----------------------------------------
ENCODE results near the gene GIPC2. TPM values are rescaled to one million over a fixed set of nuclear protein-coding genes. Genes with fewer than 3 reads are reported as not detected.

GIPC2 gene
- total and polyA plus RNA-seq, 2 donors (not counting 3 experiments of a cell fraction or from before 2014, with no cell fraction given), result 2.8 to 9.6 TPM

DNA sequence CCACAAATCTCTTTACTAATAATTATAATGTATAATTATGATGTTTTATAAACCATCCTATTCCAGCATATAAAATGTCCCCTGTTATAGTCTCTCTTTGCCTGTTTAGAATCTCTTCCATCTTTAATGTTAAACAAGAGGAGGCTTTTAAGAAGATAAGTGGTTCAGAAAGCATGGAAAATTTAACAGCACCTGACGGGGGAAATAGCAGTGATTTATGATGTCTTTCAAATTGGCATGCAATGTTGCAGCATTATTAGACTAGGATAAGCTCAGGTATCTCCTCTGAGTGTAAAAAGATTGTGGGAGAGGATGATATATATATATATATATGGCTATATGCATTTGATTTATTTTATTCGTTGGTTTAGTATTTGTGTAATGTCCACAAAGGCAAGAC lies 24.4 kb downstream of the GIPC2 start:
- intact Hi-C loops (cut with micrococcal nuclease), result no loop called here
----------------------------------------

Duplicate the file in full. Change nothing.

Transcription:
ENCODE results near the gene GIPC2. TPM values are rescaled to one million over a fixed set of nuclear protein-coding genes. Genes with fewer than 3 reads are reported as not detected.

GIPC2 gene
- total and polyA plus RNA-seq, 2 donors (not counting 3 experiments of a cell fraction or from before 2014, with no cell fraction given), result 2.8 to 9.6 TPM

DNA sequence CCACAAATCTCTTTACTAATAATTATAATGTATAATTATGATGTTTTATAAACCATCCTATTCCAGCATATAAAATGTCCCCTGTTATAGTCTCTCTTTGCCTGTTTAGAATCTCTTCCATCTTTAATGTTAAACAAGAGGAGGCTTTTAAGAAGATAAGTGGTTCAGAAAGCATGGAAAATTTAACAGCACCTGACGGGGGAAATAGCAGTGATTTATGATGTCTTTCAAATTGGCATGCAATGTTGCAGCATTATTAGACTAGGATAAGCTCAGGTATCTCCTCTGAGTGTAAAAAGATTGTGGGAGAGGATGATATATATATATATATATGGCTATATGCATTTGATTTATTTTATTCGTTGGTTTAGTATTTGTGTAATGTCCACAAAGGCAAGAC lies 24.4 kb downstream of the GIPC2 start:
- intact Hi-C loops (cut with micrococcal nuclease), result no loop called here